Deep cuts proposed at the Capitol

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December 17th, 2010

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Lincoln, NE – Significant spending cuts in education and health, and reductions in everything from courts to economic development, are among options being put forward by legislative committees. (Click here to see the full report).

The lists are the result of a legislative resolution that asked committees how the state budget could be cut by 10 percent. Most of that budget goes to education and Health and Human Services, so that’s where the bulk of the possible cuts come from. They include a $49 million reduction, roughly 10 percent, in state funds going to the University of Nebraska. President J.B. Milliken said the state should continue to invest in the University.

“I would hate to see us take major steps retrenching at a time when we have such momentum: the highest enrollment we’ve had in 17 years, the highest research levels we’ve had in our history, developing Innovation Campus, moving to the Big Ten – a lot of things that are very, very positive for the state of Nebraska that involve the University.”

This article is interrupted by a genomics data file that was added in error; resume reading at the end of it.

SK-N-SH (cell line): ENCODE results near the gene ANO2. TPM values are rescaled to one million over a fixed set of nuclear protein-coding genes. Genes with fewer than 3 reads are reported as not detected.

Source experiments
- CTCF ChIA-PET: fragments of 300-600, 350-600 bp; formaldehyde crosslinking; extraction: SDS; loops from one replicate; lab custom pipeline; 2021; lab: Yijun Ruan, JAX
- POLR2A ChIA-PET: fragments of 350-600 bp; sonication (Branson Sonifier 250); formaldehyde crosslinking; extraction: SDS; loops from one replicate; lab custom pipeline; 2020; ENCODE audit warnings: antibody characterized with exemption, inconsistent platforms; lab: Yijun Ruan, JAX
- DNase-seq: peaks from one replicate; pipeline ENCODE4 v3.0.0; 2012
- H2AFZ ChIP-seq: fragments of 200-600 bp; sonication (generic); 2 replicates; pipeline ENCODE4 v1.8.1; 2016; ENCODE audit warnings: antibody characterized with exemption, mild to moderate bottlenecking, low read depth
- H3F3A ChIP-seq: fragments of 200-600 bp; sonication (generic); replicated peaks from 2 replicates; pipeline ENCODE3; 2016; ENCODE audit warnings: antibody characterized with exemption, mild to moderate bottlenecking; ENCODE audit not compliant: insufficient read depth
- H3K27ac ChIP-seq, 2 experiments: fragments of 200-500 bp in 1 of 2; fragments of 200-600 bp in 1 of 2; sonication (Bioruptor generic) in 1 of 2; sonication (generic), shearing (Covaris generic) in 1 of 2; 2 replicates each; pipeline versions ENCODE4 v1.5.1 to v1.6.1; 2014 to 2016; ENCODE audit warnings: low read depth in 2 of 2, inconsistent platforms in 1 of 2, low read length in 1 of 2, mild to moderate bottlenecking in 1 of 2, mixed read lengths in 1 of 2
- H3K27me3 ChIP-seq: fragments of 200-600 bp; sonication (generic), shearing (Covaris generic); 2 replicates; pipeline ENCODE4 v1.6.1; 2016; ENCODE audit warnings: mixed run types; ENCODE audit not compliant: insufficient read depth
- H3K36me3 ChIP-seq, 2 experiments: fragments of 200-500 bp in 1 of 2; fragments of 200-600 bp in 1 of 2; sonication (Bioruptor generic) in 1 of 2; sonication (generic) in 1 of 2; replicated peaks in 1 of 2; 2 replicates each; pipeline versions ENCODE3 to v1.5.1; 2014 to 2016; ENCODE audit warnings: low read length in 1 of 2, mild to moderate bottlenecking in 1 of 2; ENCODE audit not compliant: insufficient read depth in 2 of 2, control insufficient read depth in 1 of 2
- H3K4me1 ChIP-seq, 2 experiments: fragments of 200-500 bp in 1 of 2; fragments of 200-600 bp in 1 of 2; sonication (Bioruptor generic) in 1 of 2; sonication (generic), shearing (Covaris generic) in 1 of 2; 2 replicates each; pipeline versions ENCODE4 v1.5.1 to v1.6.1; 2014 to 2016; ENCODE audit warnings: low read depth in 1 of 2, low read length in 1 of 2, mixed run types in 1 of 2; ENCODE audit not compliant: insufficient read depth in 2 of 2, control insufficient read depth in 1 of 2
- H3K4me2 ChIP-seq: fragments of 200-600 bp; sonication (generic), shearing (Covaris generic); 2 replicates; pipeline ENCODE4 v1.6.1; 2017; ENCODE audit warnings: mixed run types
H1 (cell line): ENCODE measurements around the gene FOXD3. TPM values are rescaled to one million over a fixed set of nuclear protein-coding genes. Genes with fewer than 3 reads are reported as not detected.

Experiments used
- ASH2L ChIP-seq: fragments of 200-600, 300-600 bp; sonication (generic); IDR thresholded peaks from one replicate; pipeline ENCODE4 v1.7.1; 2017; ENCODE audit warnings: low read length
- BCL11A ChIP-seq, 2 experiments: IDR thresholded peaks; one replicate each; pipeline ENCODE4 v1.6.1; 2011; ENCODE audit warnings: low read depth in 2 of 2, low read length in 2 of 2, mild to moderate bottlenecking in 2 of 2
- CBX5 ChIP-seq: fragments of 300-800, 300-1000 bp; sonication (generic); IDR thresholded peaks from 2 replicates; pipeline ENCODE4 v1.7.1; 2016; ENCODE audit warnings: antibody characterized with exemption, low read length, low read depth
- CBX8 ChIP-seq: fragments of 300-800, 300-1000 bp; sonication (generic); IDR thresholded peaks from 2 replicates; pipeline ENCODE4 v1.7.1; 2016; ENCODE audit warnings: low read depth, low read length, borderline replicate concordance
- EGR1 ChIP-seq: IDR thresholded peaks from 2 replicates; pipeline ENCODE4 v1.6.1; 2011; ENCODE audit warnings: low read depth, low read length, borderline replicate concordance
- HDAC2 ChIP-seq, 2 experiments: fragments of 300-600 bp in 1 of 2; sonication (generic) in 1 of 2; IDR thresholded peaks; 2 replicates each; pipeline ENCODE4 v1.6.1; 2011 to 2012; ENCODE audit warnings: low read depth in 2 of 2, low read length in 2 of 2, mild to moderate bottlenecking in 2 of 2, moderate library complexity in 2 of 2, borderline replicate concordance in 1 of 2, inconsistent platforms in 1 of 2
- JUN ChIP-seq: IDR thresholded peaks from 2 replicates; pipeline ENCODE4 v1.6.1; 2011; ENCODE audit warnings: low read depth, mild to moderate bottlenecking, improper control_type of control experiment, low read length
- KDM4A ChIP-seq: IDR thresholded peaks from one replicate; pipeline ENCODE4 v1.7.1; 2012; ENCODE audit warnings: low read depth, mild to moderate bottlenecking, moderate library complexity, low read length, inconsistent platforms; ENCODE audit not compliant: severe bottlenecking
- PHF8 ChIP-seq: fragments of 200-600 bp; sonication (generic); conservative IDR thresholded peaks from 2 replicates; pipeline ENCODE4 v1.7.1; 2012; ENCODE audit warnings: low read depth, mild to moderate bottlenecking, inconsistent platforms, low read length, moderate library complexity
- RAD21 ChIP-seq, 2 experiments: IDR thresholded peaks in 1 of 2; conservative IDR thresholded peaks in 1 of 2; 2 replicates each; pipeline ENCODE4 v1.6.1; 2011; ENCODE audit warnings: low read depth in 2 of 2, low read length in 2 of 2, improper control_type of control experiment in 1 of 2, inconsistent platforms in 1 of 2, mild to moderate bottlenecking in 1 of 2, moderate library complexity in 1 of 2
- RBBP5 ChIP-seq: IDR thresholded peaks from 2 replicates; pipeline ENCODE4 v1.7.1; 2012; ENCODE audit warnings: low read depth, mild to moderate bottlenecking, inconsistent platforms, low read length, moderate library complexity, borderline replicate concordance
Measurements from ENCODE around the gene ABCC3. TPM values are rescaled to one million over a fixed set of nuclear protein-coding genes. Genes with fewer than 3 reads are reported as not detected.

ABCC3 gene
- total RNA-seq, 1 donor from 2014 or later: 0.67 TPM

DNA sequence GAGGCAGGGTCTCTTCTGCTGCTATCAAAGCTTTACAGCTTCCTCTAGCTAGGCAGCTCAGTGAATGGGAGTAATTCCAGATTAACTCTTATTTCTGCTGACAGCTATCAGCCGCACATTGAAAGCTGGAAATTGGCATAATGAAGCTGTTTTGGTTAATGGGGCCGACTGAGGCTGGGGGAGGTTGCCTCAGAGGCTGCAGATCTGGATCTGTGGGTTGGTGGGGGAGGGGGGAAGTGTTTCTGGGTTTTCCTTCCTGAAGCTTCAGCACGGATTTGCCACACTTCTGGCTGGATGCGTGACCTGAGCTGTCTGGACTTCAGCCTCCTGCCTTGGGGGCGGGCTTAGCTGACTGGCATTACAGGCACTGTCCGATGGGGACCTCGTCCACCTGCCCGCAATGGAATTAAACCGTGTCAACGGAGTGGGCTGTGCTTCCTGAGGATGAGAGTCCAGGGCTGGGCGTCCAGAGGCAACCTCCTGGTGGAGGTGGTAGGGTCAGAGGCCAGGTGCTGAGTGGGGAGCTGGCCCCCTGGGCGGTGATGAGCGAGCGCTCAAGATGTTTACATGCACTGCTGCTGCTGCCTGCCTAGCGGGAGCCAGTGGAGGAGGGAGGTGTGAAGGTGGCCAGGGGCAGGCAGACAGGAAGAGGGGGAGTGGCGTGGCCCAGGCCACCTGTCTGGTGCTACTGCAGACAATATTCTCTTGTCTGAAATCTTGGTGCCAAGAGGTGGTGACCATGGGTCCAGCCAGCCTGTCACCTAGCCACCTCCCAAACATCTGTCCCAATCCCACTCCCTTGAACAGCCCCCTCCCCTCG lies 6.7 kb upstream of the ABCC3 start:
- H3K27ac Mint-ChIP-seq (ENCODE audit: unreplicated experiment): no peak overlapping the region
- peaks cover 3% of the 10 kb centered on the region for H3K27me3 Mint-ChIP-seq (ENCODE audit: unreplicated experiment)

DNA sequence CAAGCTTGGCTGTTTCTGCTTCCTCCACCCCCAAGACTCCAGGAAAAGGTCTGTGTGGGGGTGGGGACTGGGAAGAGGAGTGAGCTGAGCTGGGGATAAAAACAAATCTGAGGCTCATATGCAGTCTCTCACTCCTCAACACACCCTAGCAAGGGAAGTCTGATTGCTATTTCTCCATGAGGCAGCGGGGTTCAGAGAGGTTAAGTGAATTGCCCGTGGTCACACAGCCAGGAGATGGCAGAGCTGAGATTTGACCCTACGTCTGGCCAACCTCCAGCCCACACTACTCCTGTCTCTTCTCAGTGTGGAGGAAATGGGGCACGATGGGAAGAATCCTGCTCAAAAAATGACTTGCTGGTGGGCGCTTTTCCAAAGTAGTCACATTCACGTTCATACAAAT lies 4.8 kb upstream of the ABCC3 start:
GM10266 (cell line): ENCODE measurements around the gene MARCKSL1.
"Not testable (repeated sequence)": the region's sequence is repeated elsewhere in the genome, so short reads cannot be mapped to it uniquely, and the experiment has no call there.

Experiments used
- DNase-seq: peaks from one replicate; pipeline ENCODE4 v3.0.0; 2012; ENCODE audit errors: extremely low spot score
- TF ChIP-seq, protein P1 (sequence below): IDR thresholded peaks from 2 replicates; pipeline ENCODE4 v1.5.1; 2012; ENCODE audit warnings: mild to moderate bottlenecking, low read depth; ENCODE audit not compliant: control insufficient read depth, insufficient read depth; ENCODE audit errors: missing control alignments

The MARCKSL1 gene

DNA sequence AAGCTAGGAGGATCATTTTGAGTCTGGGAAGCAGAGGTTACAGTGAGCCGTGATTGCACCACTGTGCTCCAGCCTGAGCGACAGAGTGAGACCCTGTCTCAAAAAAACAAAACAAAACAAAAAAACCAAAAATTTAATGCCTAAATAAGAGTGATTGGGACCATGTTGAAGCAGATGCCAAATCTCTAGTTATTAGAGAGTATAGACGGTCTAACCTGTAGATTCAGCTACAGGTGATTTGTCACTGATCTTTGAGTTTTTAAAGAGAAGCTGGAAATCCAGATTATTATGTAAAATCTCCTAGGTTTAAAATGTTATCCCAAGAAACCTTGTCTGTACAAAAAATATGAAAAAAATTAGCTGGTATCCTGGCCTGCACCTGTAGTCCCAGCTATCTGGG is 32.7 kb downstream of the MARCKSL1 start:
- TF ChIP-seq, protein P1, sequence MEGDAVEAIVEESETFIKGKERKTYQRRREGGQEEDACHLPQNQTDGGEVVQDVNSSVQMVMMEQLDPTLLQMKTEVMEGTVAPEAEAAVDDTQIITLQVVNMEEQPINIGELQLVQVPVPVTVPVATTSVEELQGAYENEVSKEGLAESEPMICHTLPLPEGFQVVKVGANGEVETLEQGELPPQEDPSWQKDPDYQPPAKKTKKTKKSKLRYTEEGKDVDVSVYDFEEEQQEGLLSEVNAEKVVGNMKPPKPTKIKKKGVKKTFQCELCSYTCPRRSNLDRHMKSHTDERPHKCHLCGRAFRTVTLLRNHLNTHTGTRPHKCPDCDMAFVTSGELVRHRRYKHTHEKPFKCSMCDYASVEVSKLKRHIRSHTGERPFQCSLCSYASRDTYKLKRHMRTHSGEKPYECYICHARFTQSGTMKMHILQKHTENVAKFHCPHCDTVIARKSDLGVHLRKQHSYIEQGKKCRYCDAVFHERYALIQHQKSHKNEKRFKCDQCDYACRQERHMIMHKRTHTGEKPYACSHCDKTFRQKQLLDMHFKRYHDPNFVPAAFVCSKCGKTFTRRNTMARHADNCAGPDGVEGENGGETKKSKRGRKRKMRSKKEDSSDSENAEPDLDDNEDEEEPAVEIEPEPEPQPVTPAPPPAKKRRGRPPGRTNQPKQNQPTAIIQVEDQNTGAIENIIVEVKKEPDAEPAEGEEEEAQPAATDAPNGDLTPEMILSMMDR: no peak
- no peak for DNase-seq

The Education Committee also listed a potential $146 million reduction, about 15 percent, in state aid to schools. But committee chairman Senator Greg Adams of York said the cut may have to be even larger. And he said cuts in the state aid program, known as TEEOSA, may have a ripple effect at the local level.

“Anytime that we make a cut, whether it’s TEEOSA or community colleges or county aid or anything else, there’s potential for pressure on property tax, no question.”

The Judiciary Committee listed options including returning the cost of county courts to the counties, which would save the state $17 million but put further pressure on property taxes. Banking, Commerce and Insurance included in its list eliminating out-of-state tourism advertising. In health and human services, the options form a long list, including closing the Hastings Regional Center, significantly downsized in recent years and now home to a juvenile chemical dependency program. Services like help with chores to let elderly and disabled people stay in their homes would be would also be cut. And a hotline would be abolished that was established to help families in crisis after dozens of children were dropped off at hospitals under the state’s former safe haven law. Lincoln Senator Amanda McGill, instrumental in setting up the hotline, criticized that and other options.

“I haven’t looked over the entire list yet but I’ve heard about a lot of the things on there that make many of us feel ill … at the thought of eliminating some of these things. I look forward to the debate that will come forward from that as we pick and choose what things are realistic and practical and which would just hurt our state.”

That debate will begin after the legislature convenes January 5th.

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